The payment covers accumulated arrears from 2017 to 2019.
An inter-ministerial memo signed by a Deputy Minister of Finance, Ms Abena Osei-Asare, and copied to officials, including the ministers of Finance and Education, as well as their deputies and chief directors, as well as the Director-General of the GES, a copy of which the Daily Graphic has sighted, gave the breakdown of the payments as GH¢38.95 million, while GH¢11.05 million would be paid as other allowances.
On an annual basis, the memo stated, GH¢18.33 million was in respect of for 2017, with 2018 being GH¢16.23 million, while 2019 had GH¢15.44 million accumulated.
At a press conference in Accra yesterday, the General Secretary of the Ghana National Association of Teachers (GNAT), Mr David Ofori Acheampong, said all the affected teachers would be paid at the end of September.
Responding to a question on threats by six regional chairmen of the association to go on strike if the arrears were not cleared, he said the threat was uncalled for, since all the issues they raised were being addressed.
Regional chairmen & concerns
The six regional chairmen are Mr Attan Longiya, Northern; Mr Kuule Ivon, Upper West; Mr Korah Maurice, Upper East, and Mr David Kattah, Volta.
The rest are Rev. Dr Isaac Owusu, Central, and Mr Ransford N.K. Lolih, Greater Accra.
Among others, the chairmen, who jointly signed a press release, said they “have been inundated with incessant calls and agitation from our members across the regions seeking to embark on an industrial action due to the inability of our employers, the Ghana Education Service (GES), to resolve the many challenges confronting our members”.
They enumerated the challenges to include the non-renewal of the collective bargaining agreement, the GES-SIC Life Insurance policy deductions, non-payment and difficulty in placing staff on additional responsibility allowances and challenges confronting the implementation of the standard-based curriculum.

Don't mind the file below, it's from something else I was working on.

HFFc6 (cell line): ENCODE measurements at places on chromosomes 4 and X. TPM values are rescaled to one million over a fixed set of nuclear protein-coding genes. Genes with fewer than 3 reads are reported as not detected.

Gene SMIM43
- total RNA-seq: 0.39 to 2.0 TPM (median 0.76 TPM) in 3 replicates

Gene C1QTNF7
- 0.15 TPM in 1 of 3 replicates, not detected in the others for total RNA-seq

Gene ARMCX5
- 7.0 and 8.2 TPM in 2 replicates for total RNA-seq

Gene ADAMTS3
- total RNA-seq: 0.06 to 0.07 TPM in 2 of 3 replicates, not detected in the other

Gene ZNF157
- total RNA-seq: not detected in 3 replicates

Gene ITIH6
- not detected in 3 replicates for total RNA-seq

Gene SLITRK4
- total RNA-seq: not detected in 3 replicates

ChallengesOther challenges are the non-payment of salary arrears, non-payment of transfer grants and transport and traveling allowances, delay in advertisement interview and issuance of promotion letters, delay in salary adjustment, the extension in contact hours without commensurate remuneration and the re-instatement of the 110 basic school headteachers in the Ga West District in the Greater Accra Region.
“Looking at the fact that many of the issues are not new and have been with the employer for a very long time without any solution, we, as regional chairmen and representatives, are unable to restrain our members from embarking on their intended industrial action, effective Tuesday, September 10, 2019, until all the issues are effectively resolved,” the release said.
But in reaction, Mr Acheampong, who was assisted by the National President of GNAT, Ms Philippa Larsen, said those regional chairmen had no basis to ask their members to embark on such action.
He said that was particularly so when GNAT was already in discussions with the GES on almost all the issues raised, saying: “As I speak to you now, yesterday the list was completed and submitted to the Ministry of Finance.”
He asked that if the executives had taken such steps, even to the extent that the Ministry of Finance would be making the list available, “does it call for an action of that nature?”
He said all the unions in the educational sector were aware that a lot of effort was being made by the executives to resolve all the issues raised by the regional chairmen “and no union can say that it is not aware of this. There is nothing that we have done in isolation”.
Mr Acheampong said the challenge was that some of the issues raised had already been dealt with, while discussions and negotiations were ongoing on the others, “and the law is clear that when there are ongoing discussions and there is no deadlock, you have no right to declare a strike”.
He said GNAT had structures on resolving issues, saying that under the structures, the regional executives should have met to discuss the issues, given their consent and representatives from the concerned regions should have submitted their concerns to the national executives.
“As far as we are concerned, no such processes have been carried through,” he added.
Ms Larsen recalled the effort put in by the national executives since the reintroduction of the GES-SIC Life policy, adding that two weeks ago, the Director-General of the GES, Professor Kwasi Opoku-Amankwa, had communicated to GNAT that the policy had been suspended again.
She reminded teachers that once the policy had been suspended and the premium deducted refunded to the affected teachers, “you have no issue with the GES and the SIC Life now”.